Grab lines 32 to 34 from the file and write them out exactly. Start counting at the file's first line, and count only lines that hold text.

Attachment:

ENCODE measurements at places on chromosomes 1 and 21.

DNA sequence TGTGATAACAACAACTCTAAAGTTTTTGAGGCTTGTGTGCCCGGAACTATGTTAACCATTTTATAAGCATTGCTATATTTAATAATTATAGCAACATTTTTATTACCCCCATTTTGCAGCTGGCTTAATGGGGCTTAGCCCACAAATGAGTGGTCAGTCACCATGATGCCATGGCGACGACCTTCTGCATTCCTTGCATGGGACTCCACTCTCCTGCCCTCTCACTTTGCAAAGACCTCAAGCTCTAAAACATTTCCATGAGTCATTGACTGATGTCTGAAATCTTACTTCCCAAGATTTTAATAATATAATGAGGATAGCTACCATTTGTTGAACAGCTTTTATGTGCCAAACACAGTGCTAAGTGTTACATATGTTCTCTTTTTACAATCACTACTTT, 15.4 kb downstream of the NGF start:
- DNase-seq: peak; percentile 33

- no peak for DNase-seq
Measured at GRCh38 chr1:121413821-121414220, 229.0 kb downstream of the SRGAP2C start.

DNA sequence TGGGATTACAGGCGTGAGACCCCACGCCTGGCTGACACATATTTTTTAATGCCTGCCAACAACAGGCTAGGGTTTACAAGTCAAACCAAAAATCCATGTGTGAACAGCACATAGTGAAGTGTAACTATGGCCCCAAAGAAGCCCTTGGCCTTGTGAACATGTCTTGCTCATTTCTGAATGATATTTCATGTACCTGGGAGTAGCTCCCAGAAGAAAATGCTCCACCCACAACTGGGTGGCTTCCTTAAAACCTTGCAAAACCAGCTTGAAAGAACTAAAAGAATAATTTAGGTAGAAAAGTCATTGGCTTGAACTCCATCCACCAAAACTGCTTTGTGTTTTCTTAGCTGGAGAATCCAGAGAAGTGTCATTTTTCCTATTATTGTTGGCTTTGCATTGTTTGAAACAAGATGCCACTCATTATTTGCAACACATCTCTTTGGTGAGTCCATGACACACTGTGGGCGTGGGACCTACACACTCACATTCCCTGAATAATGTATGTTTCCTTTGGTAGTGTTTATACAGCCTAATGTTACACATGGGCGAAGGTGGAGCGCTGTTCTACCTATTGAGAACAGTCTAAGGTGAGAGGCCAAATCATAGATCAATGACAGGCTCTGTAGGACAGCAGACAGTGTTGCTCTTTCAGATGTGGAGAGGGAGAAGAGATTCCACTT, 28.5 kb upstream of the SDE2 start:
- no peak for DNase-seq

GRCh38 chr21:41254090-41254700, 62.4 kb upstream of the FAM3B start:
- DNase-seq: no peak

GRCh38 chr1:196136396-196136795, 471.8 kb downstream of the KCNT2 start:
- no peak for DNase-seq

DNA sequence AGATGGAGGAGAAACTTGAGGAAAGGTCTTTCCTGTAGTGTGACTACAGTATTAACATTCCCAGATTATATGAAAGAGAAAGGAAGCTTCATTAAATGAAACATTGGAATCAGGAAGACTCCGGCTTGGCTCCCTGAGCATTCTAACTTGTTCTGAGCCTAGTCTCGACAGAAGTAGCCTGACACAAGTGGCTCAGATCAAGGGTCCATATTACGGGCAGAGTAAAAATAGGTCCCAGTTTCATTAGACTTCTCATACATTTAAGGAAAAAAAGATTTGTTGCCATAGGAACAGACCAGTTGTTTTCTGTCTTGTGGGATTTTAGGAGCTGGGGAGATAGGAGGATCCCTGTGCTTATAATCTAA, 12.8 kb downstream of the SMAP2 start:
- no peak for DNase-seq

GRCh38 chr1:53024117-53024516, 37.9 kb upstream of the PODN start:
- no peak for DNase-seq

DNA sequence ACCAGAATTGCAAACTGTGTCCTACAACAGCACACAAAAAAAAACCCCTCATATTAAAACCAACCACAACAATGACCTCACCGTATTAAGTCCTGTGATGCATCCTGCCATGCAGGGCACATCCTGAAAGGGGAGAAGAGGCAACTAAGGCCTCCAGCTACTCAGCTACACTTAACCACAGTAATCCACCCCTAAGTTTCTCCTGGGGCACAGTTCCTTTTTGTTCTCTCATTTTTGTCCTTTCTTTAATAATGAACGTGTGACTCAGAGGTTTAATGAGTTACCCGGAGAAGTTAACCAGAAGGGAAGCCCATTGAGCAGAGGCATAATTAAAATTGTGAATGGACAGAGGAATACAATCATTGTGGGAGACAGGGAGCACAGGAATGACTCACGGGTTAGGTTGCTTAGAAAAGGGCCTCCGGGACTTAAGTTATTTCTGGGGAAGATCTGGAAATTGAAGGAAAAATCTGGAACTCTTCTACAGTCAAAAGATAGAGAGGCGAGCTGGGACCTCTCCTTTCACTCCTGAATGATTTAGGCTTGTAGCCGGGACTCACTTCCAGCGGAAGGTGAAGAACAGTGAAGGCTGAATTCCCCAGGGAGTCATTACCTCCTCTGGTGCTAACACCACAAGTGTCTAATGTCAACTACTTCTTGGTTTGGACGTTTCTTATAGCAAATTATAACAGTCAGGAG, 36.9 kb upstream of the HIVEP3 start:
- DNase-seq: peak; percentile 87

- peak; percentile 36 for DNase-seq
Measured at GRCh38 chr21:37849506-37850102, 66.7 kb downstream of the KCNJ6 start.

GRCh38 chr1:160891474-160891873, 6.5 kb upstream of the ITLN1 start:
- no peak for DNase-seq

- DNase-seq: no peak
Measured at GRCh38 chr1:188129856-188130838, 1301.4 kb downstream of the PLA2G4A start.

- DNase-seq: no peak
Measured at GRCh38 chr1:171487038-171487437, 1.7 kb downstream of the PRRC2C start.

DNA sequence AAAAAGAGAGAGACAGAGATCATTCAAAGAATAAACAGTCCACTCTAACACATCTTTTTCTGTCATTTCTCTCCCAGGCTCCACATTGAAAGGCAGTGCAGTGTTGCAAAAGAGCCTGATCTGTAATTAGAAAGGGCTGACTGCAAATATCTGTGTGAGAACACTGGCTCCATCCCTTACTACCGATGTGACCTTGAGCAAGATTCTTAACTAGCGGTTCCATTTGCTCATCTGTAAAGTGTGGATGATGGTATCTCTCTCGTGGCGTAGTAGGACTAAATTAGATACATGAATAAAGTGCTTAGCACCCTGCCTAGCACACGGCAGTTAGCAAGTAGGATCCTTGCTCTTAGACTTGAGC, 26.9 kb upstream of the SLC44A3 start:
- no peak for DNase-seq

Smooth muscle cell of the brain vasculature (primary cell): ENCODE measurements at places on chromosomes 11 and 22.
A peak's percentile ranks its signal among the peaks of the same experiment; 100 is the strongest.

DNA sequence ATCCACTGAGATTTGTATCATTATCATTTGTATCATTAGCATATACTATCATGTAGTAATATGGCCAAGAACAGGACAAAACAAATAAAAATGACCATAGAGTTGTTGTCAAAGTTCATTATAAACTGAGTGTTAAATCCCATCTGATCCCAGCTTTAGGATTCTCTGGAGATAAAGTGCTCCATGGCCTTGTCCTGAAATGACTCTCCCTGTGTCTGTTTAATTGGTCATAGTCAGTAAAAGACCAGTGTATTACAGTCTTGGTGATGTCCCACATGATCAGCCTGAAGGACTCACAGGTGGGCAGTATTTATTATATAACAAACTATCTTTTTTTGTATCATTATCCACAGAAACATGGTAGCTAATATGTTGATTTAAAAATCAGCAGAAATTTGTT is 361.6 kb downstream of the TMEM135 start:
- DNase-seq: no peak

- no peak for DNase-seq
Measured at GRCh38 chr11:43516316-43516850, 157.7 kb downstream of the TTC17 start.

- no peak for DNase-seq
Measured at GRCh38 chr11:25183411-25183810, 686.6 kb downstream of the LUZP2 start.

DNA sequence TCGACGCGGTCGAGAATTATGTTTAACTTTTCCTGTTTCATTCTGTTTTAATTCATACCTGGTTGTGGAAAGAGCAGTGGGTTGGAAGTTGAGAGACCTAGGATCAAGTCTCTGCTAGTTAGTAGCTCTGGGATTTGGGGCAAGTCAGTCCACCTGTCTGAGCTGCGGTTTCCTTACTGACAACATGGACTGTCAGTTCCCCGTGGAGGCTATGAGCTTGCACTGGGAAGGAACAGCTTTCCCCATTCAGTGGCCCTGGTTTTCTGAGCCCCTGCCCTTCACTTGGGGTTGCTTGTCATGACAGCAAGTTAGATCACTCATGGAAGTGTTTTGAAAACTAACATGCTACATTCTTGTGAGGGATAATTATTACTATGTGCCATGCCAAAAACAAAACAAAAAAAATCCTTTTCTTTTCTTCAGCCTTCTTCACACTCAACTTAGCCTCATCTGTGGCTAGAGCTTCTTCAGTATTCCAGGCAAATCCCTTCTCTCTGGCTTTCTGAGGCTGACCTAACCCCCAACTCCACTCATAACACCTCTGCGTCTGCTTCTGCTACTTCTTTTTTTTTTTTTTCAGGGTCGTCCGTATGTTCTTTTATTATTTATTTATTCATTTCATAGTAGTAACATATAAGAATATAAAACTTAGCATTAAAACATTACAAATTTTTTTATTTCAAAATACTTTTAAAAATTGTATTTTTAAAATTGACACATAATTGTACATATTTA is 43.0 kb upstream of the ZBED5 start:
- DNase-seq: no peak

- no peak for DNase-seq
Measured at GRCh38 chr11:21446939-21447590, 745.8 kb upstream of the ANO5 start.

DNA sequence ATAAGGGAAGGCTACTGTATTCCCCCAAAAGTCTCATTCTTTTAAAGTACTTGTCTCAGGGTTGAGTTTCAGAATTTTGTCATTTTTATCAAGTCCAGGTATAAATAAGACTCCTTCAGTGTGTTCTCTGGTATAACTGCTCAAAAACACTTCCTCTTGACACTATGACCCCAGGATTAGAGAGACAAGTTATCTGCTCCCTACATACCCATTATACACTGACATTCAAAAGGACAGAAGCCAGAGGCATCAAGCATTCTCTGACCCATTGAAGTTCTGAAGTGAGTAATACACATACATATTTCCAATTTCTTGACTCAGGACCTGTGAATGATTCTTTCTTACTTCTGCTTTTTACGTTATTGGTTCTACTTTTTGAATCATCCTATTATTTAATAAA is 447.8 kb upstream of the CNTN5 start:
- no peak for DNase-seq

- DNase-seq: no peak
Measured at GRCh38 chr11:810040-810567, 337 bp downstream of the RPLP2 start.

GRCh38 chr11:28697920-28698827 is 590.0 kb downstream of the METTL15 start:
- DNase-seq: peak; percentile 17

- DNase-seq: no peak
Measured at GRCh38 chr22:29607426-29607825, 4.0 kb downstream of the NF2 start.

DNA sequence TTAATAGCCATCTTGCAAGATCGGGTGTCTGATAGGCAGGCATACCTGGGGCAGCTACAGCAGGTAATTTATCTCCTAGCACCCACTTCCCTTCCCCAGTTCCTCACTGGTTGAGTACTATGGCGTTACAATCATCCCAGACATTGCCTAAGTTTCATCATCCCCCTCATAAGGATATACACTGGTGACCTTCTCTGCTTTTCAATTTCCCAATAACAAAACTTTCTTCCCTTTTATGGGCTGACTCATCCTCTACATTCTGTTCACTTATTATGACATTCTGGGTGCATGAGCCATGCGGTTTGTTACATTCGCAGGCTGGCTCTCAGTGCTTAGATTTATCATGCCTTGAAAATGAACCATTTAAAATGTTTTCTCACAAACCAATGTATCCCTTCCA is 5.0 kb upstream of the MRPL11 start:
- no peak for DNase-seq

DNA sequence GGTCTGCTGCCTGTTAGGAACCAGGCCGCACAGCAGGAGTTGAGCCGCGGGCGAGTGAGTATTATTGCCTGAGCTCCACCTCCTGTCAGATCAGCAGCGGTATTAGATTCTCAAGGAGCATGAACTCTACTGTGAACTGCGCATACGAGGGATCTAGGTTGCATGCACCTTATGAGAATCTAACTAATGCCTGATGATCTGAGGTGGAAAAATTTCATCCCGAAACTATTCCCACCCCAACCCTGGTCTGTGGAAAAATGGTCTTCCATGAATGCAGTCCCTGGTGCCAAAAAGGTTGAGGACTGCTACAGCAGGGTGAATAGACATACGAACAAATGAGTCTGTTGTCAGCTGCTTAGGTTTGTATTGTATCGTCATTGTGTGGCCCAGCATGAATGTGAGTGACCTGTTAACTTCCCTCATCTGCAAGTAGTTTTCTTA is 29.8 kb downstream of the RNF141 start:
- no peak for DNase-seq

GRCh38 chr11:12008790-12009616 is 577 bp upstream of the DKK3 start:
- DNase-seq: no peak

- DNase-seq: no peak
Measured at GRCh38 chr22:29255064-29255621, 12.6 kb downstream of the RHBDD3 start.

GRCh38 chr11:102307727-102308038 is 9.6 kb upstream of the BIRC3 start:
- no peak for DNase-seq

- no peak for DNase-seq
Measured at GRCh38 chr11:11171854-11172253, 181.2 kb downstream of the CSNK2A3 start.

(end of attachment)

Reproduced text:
- no peak for DNase-seq
Measured at GRCh38 chr11:43516316-43516850, 157.7 kb downstream of the TTC17 start.

- no peak for DNase-seq